If you’re familiar with the Japanese anime sales figures I sometimes look at, you may be aware of something called the break-even point, a rule-of-thumb figure that sets a general line between profit and loss for a given show at 3000 disks sold per volume. (The math is fairly elementary. At 10 million yen per episode, 12 episodes cost ~120 million yen. Selling 3000 copies of 6 disks at 7000 yen per disk nets a gross profit of 126 million yen. While that number varies depending on things like show budget, alternative income sources, and how many episodes are packed into a volume, it’s good to have a rough number in mind because it sets a scale for what constitutes success and failure for a show. But what does that number look like for the U.S., and what does that say about the comparative purchasing power of western fans in general?
While it’s impossible to say exactly how useful a similar number for dubs will ultimately be, given the not-public status of major US localizers, it’s nice to have if only to compare to the above 3000 disk threshold (and thus the buying habits of the respective fanbases). To compute the threshold of a dub (and sub, while we’re at it), we need to know 2 things. First, how much cost gets invested in a series (via licensing, translation, and voice acting)? Second, how much does a localizer charge for a series at the MSRP?
Fair Warning: Some of these numbers may be low-end or high-end and not representative of an average.
The first half of the first part, licensing costs, is simple. ADV court documents from their 2012 bankruptcy filing revealed the licensing costs for a number of shows, which varied from just over $3000 per episode (Moeyo Ken) to just under $33,000 per episode (Air Gear, Pumpkin Scissors).
The second half is trickier, and I’m going to be using a total of one example for this part. The Time of Eve Kickstarter earlier this year had goals of $18,000 for a subtitled hardcopy release and $50,000 for a dub release of a 100-minute movie. So the cost of subbing and dubbing a 25-minute episode of anime is going to be around $4500 and $12500, respectively.*
The prices of dubbed anime boxsets, though they often get cut via sales, are a matter of public record. They tend to be between $50 and $70 for between 11 and 13 episodes of anime. So that means that a single box sold is worth somewhere between $3.85 and $6.36 per episode.
Put it all together, and the math is simple. For a low-end show like Moeyo Ken, with its $3300 per episode cost and $50 non-save boxset, that means that it needs to sell in the neighborhood of 4500+3300=7800/3.85~2000 total copies to match gross profits with costs as a sub-only, and 12500+3300=12800/3.85~4100 copies as the dub that it actually was. That’s a huge difference, and it’s probably a big reason why many more niche releases are sub-only. For a higher-end show like Pumpkin Scissors, which charged 60$ for each of two 12-episode boxes, the difference between sub and dub break-even is a smaller percentage of the required total; 4500+32500=37000/5~7400 copies for a sub, 12500+32500=45000/5~9000 copies for a dub.
It’s important to note, again, the assumptions involved. First, I assume Time of Eve paid a typical price in getting NYAV Post to handle things. For all I know, Funimation typically puts double (or half) as much work into theirs. Second, I assume that all the profit goes right back to the companies (it doesn’t, retailers take a cut at the very least). Third, I assume that costs are relatively constant per minute of anime, and don’t go down or up too much. That could change if voice actors get a signing bonus and the costs of incremental extra work decrease as that cost is distributed across more value. Fourth, I assume the license market hasn’t significantly cooled down or heated up since 2007 (which is a huge fudge factor). Go ahead and add a plus/minus factor of times 2-3 for all of those guesses.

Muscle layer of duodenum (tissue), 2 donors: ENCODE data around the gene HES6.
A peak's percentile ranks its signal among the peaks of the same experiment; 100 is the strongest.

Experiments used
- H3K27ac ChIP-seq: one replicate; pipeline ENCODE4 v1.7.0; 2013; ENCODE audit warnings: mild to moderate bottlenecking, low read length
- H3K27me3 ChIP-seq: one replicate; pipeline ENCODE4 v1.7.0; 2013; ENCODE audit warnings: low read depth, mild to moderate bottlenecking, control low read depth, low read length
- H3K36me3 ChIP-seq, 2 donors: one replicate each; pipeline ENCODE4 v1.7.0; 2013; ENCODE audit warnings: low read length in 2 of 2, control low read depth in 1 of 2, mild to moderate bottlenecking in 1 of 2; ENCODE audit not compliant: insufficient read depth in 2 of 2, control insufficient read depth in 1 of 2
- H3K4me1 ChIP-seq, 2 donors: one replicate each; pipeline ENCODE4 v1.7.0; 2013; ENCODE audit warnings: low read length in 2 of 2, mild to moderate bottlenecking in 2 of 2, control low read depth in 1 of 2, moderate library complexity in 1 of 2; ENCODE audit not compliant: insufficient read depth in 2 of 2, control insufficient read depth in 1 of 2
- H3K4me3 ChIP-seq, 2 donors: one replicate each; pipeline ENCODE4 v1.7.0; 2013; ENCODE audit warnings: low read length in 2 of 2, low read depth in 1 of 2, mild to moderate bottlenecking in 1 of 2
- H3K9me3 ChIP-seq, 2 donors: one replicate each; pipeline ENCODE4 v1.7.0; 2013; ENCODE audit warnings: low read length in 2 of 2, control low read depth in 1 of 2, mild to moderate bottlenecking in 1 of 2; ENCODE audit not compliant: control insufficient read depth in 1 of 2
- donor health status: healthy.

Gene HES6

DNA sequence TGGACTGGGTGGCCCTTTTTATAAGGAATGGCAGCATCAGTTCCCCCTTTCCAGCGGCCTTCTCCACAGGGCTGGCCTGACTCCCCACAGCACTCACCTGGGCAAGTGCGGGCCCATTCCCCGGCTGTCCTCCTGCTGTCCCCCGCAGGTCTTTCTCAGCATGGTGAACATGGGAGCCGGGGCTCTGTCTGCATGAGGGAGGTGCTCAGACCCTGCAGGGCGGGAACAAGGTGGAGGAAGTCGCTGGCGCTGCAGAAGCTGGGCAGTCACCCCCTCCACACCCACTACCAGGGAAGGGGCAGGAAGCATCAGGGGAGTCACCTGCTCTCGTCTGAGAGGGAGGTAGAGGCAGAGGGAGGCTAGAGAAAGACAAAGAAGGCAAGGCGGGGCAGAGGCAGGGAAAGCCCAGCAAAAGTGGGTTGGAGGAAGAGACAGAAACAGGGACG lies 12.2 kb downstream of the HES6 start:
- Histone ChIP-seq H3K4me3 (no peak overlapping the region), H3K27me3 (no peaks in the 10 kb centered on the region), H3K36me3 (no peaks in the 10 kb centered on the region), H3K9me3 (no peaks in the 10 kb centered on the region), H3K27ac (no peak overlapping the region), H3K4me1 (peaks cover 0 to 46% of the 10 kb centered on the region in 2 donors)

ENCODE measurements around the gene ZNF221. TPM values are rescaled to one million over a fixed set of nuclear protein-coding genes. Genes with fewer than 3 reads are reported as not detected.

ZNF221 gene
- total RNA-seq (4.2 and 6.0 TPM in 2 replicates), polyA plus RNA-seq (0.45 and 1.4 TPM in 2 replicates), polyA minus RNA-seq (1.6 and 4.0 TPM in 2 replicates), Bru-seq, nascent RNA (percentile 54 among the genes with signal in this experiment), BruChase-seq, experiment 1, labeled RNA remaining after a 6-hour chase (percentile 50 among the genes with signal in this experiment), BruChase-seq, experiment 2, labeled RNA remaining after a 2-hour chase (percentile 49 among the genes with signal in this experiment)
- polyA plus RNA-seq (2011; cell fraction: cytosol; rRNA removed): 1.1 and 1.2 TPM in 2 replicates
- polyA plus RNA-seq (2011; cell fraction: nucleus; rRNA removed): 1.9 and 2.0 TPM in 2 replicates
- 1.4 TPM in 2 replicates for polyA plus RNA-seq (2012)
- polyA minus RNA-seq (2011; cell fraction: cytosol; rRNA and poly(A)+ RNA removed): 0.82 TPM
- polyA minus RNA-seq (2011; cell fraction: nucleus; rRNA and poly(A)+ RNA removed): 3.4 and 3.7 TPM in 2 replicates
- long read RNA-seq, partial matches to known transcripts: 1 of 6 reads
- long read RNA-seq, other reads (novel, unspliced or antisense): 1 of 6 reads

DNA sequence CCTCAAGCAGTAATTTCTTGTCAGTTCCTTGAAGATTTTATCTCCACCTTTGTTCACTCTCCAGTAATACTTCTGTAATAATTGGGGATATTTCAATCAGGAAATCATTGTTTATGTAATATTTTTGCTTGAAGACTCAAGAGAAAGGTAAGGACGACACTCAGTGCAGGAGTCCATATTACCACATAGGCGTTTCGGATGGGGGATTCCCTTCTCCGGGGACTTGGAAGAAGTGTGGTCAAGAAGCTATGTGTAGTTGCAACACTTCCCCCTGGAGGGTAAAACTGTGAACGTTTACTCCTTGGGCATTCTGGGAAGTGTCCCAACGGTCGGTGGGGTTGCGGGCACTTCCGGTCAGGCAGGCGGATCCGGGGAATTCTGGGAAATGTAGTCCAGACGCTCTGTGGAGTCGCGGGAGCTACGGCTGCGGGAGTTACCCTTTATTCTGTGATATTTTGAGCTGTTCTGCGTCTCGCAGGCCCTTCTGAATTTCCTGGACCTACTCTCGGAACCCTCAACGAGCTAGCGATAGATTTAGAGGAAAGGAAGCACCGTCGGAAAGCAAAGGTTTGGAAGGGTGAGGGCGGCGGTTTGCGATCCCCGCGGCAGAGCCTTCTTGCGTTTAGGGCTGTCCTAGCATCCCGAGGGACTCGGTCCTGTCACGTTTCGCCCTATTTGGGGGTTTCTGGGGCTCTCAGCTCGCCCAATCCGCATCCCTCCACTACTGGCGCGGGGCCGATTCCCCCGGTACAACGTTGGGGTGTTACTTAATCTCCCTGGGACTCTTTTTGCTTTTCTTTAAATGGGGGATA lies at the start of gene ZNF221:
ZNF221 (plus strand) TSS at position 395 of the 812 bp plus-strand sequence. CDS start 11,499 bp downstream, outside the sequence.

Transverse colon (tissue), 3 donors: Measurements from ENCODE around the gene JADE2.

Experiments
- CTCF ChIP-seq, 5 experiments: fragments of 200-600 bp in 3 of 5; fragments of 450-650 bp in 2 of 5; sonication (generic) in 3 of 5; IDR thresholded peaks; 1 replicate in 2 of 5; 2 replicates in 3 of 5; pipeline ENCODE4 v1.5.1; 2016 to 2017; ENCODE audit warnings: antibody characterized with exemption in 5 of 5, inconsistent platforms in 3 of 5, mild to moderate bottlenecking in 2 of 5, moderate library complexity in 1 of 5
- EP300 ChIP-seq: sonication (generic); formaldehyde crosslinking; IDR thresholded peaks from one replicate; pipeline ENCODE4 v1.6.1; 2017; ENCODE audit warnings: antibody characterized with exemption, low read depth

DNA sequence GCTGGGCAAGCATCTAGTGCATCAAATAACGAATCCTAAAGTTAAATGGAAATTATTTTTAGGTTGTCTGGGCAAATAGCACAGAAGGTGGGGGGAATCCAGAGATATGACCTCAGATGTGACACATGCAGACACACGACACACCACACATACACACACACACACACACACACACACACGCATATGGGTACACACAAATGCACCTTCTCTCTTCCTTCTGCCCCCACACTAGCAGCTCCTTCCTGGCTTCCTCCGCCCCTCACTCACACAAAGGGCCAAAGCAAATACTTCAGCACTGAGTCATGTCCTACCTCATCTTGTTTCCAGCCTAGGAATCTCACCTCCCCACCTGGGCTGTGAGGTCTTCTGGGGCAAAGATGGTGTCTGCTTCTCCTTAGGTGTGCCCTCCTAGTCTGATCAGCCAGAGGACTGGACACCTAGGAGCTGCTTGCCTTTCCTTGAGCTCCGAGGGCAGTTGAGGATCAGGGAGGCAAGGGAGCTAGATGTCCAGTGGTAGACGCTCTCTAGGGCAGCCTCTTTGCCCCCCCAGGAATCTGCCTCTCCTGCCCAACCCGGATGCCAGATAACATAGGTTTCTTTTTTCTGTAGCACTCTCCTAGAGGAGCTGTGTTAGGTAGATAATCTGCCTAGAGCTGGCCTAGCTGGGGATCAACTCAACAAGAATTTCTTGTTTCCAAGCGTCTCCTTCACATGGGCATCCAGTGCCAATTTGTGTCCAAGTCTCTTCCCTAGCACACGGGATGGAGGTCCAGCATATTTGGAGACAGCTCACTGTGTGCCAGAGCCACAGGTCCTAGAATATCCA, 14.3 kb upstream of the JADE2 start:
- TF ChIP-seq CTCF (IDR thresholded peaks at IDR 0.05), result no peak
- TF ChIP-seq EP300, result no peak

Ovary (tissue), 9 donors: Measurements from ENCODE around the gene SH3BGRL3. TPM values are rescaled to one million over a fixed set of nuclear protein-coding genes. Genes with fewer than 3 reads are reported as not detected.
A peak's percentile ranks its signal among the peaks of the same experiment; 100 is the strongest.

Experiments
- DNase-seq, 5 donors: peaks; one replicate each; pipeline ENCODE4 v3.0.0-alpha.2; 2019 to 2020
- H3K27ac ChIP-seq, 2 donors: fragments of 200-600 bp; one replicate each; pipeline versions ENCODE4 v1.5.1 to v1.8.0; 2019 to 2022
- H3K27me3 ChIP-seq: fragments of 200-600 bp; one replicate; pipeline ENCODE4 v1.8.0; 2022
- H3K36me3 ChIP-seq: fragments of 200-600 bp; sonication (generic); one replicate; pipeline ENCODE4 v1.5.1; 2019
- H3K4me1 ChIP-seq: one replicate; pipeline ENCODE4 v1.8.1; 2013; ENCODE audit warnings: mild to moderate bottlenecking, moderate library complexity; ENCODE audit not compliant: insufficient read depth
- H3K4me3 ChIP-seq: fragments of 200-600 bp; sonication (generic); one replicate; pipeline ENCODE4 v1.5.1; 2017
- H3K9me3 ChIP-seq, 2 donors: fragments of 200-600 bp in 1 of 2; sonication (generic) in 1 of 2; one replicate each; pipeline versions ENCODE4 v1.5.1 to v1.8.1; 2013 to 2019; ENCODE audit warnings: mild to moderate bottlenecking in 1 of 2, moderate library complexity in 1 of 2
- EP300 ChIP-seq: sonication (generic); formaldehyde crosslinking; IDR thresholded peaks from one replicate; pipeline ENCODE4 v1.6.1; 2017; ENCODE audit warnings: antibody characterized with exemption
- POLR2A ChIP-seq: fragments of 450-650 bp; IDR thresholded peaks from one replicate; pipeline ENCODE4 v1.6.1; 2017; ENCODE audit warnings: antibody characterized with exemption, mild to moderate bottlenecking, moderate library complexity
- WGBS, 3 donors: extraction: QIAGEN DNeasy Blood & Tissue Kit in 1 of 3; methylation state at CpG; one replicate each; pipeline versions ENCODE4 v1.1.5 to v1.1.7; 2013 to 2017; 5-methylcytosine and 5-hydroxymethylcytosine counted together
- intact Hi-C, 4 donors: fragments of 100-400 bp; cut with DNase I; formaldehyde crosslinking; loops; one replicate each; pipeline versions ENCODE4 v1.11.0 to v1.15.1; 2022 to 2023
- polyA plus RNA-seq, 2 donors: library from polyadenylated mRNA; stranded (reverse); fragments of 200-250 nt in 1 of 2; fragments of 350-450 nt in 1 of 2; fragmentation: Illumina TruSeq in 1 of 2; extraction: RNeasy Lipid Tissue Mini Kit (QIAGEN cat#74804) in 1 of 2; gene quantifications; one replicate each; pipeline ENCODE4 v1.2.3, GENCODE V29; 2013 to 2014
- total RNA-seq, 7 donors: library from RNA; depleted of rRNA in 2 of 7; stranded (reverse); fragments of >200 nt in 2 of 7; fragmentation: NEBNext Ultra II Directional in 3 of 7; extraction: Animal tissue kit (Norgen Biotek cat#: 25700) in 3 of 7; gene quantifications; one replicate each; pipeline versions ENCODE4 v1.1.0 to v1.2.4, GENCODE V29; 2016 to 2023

All that said, the interesting result remains that the rule-of-thumb sales threshold for anime in the U.S. doesn’t vary hugely from the 3000 low-end/10000 hit scale that gets used when looking at the Japanese market. Even with the fudge factor noted above, that implies that the buyer’s market for most titles is not larger than Japan’s by a factor of 5, even with the U.S. prices that *are* a factor of 5 lower than the Japanese ones. Don’t sleep on Space Dandy making bank primarily off of western audiences, or a Hakusensha/Dengeki Daisy* Kickstarter, but these rough calculations suggest to me that it’s likely impossible to fuel large amounts of anime production (i.e. multiple 12-episode series per year) with U.S. fan money alone, even when it’s being supplied directly to the makers.
Still, I’d be remiss if I didn’t mention that the West is about to succeed where Japan failed in kickstarting Santa Company, so there’s some room to debate that point when it applies to the production of new anime, especially projects with a sub-million dollar budget.
*Only manga in the mal popularity top 30 to not have an anime. If there’s a hypothetical fake thing that would really blow the doors off the gimpy domestic market for shojo anime, a 10-episode Dengeki Daisy OVA series with a million-dollar goal on Kickstarter (kick it back to 5 episodes/$500,000 if you want to be safe) would be it. The odds of it failing aren’t off the table, but I’d take it to make that goal at 1.2:1 odds, easily. The odds of it happening are, sadly, much lower. I think it might be smarter to kickstart a season 2 of Kaichou Wa Maid-Sama, if anything. The fanbase is already there, western female fans remember shows they like for a longer period of time, and it tests the waters for bigger things.